Sep 27, 2007
Students rally to protest tuition increases
LANSING – It looked more like a pep rally or a tailgate party Wednesday as hundreds of students representing all of Michigan’s 15 publicly financed colleges and university rallied in front of the Capitol steps to protest the increase in tuition and to urge the Legislature to increase funding for higher education.
The large crowd decked out in school colors carried signs, cheered and chanted. Gabriel Pendas, President of the United States Student Association, fired the crowd up and encouraged them to register to vote with the registration materials that were on hand, and he also urged them to lobby for a new law that gives students a tax break on their student loan payment for students who graduate from Michigan colleges and universities and live and work in the state following graduation. Maine just passed the bill this summer.
“This is democracy right here,” he said. “This is what democracy looks like right here; people who are engaged in the process.”
Despite last-minute budget negotiations going on to save the state government from a shutdown on Monday, there were Legislators on hand to address the students.
“As you stand out on the Capitol lawn you are our future,” said Sen. Liz Brater, D-Ann Arbor. “Investing in your education is investing in Michigan.”
In May the state had to make up an $800 million deficit from the current year budget that ends on Sunday, and included in one of the one-time fixes was a delay in paying the schools $160 million. That led to tuition hikes that averaged 11 percent and some incoming students will see increases as high as 21 percent. Students demanded the delayed payment be made to the schools and demanded increases in funding for colleges and universities.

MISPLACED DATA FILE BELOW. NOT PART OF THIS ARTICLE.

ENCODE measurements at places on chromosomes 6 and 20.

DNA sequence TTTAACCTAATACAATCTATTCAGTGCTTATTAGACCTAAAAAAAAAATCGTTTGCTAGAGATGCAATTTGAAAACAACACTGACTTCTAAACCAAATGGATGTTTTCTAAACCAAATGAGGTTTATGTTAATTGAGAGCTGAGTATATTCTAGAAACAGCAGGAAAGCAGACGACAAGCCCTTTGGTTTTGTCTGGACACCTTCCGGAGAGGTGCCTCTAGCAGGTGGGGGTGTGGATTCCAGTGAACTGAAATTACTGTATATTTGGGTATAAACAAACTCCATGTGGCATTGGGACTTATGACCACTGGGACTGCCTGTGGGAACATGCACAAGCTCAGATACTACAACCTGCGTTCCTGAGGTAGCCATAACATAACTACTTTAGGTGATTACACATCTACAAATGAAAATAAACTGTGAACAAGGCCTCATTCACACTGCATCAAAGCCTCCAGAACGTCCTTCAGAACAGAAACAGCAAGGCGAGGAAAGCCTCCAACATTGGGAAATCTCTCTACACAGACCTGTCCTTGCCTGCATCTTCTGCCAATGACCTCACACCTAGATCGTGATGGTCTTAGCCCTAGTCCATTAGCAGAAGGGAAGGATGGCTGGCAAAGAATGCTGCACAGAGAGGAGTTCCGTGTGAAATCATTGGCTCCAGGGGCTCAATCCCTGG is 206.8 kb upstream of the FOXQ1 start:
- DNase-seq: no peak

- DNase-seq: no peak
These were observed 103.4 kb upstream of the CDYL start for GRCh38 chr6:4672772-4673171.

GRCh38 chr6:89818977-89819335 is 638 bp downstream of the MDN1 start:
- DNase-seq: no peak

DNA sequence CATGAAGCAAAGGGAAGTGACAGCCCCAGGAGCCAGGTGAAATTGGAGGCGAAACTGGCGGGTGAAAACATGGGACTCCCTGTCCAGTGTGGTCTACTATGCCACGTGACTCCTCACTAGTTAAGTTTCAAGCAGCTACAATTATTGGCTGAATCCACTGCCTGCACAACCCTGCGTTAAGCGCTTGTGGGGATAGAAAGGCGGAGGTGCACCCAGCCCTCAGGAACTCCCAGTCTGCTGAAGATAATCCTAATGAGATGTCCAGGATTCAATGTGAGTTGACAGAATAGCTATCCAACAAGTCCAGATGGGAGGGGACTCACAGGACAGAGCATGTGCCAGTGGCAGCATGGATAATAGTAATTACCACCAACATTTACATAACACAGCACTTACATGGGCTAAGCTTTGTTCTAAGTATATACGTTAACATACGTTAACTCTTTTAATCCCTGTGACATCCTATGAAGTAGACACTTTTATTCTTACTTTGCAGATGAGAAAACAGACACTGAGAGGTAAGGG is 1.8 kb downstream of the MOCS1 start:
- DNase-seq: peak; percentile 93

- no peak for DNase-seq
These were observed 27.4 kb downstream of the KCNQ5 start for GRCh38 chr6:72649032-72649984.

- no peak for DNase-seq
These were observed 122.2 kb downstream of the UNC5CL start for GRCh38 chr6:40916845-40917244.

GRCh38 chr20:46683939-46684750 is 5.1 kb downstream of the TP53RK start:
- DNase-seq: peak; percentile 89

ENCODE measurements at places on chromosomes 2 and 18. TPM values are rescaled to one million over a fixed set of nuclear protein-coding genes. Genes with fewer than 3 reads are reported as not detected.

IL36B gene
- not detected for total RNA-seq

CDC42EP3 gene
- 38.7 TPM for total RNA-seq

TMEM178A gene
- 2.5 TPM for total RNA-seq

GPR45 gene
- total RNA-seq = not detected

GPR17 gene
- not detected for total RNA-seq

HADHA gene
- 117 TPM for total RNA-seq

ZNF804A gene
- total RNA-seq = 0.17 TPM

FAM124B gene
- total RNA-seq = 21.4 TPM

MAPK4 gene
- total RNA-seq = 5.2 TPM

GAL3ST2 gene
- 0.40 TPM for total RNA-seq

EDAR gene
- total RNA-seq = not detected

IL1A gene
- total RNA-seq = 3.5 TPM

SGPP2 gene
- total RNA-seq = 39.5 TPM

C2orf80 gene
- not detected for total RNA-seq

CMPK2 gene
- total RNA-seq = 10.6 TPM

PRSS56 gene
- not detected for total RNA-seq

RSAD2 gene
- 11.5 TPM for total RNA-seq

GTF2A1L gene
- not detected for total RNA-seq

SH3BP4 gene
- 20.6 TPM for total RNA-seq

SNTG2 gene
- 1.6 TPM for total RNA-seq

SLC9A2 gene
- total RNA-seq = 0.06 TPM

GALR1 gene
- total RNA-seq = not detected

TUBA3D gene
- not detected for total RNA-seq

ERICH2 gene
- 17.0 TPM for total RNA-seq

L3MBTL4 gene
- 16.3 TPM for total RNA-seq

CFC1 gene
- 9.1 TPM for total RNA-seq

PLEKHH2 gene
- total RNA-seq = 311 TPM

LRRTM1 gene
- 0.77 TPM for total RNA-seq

The state is facing a $1.8 million budget deficit in the budget that begins Monday. However, Republicans refuse to vote for a tax increase even though many admit publicly it is required to balance the budget, and Democrats refuse to vote for cuts until Republicans vote for a tax increase.
“We’re not her to deliver a partisan message because proper funding of higher education is not a partisan issue,” said Senate Minority Leader Mark Schauer, D-Battle Creek. “This affects both Democrats and Republicans.”
Michigan wants to be a leader in life sciences, alternative energy, advanced automotive manufacturing and homeland security through the Governor’s 21st Century Jobs Fund, but many believe that will require investment in education and other areas. Much of the opposition to the tax increase is because of a mistaken belief that Michigan is a high tax state, and Rep. Pam Byrnes, D-Chelsea, said the states with the lowest tax rate are also the states with the lowest wages.
“I am so glad you are here; the timing could not be better,” Byrnes said. “Minnesota has one of the highest tax rates in the country, but they also have the highest graduation rates for both high school and college.
“That’s where the jobs and companies are going,” she said.
But the tuition hikes present unique problems to students who must find more money to pay for school or drop out, which is happening all too often as college becomes less and less affordable to poor and middle class students. Jason Davis, a student leader at the University of Michigan-Dearborn, said he has had to work 40 hours a week since he was a sophomore in high school to pay for college, and he has had to work up to 46 hours a week to pay for the tuition increases.
“This is an issue that had not been addressed for far too long,” he said. “Year after year the tuition increases, and I have to work more, which means less time for studying.”
Christopher Allen, a medial student at Wayne State University School of Medicine, said he had $20,000 in school loan debt when he began medial school, and that debt is contributing to a shortage of general practice doctors.
“When we have high debt we have people go into higher specialties that bring in higher income to pay that debt,” he said. “That creates a shortage of primary care physicians.”